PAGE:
These practices ensure SOC analysts can efficiently identify and address genuine threats, enhancing overall cybersecurity effectiveness.

Alert Fidelity and Reduction of False Positives

True Positive Ratio

Deepwatch MDR customers who ingest EDR content into the SIEM find alerts average around 9% of daily ingestion, with an almost 60% signal-to-noise ratio, and a Critical priority true positive ratio of almost 70%

Data format standardization is crucial, especially regarding monolithic SIEMs' ability to consolidate diverse alert types, formats, metadata, and raw log data into a unified platform. However, this consolidation increases data ingestion pressures, necessitating solutions to manage alert overload without compromising detection capabilities.

Leveraging current platforms and data standards enables decentralized detection, allowing stream-based detections without requiring data format normalization and correlation. Our analysis shows that endpoint-based detection tools are highly effective and generate lower data volumes compared to other detection methods, providing a high volume of actionable “true positive” alerts from a low volume of SIEM ingested data.

However, relying solely on EDR alerts and abandoning other log sources is not advisable. While EDR alerts are valuable for identifying ongoing malicious activity at the target level, ideally, we aim to intercept threats as they enter the environment. By leveraging different detection capabilities based on the volume of data to review, and employing data standardization, we can extract concise alert information.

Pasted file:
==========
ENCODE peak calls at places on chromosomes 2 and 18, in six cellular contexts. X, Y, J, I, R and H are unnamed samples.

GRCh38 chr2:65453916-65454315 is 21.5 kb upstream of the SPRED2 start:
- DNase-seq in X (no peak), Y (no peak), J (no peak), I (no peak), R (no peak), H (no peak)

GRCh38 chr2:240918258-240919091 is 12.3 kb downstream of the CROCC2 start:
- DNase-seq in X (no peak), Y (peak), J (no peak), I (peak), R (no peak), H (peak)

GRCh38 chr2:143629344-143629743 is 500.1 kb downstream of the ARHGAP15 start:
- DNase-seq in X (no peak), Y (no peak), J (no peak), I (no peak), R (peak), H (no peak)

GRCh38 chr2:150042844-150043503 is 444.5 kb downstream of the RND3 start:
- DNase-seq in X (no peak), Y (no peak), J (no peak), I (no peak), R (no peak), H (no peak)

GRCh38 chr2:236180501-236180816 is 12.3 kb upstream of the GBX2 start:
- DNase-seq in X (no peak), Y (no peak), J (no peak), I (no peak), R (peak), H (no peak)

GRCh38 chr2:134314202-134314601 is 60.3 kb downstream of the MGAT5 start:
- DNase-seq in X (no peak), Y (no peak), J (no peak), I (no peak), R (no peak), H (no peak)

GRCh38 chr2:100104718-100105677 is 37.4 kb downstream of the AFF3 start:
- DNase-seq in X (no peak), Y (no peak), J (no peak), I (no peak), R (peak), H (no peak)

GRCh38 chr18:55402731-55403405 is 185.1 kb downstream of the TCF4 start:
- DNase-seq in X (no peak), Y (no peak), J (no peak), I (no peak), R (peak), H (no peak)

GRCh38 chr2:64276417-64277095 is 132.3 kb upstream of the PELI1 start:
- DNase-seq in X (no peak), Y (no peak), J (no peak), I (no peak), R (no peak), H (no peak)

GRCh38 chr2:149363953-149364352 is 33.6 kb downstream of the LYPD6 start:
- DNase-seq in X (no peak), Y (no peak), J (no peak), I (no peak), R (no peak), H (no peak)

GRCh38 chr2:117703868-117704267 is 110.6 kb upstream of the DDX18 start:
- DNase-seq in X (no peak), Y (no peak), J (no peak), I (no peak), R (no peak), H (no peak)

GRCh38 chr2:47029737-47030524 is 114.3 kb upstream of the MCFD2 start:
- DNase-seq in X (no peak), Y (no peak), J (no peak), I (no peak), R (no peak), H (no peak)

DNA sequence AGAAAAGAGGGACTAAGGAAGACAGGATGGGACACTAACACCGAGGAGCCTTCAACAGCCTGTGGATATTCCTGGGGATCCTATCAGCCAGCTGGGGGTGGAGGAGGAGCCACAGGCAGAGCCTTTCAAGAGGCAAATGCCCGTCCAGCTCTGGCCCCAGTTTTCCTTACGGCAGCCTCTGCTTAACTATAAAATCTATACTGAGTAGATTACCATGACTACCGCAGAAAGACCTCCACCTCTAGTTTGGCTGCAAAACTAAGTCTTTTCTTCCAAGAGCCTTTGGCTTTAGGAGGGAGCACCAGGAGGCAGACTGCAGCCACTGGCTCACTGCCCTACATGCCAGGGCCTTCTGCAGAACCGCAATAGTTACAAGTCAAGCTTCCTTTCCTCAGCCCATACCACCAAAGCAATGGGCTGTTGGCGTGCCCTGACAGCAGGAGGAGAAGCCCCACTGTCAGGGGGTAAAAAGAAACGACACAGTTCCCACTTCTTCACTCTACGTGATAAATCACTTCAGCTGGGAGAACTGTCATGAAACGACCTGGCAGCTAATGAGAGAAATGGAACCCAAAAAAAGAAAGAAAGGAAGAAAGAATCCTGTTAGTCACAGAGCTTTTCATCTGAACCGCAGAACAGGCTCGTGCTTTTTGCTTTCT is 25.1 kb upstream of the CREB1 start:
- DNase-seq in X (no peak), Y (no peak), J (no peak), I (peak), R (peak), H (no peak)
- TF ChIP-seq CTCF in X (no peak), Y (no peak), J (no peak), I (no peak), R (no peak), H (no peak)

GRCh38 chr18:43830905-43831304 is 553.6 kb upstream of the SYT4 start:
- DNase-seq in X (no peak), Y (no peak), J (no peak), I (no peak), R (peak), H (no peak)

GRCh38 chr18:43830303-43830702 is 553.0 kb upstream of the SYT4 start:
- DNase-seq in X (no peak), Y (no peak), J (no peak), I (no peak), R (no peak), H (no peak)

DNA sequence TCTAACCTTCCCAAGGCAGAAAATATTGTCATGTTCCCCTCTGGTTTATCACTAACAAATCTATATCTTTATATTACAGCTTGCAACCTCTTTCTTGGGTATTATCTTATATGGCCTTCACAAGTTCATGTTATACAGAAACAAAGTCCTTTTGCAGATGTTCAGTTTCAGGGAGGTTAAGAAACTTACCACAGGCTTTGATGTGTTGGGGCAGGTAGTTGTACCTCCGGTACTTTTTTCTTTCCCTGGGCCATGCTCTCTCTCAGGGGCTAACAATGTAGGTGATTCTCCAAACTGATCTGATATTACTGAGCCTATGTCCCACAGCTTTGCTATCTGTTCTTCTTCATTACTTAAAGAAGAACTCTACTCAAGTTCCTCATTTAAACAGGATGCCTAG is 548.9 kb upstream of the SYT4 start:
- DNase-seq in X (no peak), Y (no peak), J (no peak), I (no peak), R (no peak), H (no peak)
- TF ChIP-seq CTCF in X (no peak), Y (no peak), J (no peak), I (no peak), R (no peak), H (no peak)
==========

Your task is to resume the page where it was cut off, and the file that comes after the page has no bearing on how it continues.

Further, utilizing hyperautomation and enrichment helps gather additional details, tasking, and internal intelligence. This comprehensive approach assists in accurately discerning true positives from false positives and prioritizing alerts based on risk, exposure, and potential business and operational impact.

Speed of Validation, Enrichment, Triage, and Impact

Accelerating validation, enrichment, triage, and impact assessment hinges on the volume and relevance of available information. Hyperautomation and data standards play a vital role in alleviating this pressure by expediting enrichment searches, enabling enrichment from non-standard OSINT or external sources, and facilitating the use of complex validation and triage playbooks. The flexibility of automation and the readability of returned data empowers analysts to execute more sophisticated processes efficiently.

Effective Response and Remediations

Validation, enrichment, triage, and impact assessment boil down to asking, "Do I care, and how severe is it?" Analysts initially determine true positives/false positives before escalating if needed and examining enrichments. Many organizations now integrate target data and risk assessment into their alert review process, alongside CVE and vulnerability information.

Addressing alert overload is an ongoing industry challenge, with newer approaches focusing on gathering more data to enhance understanding and alert prioritization.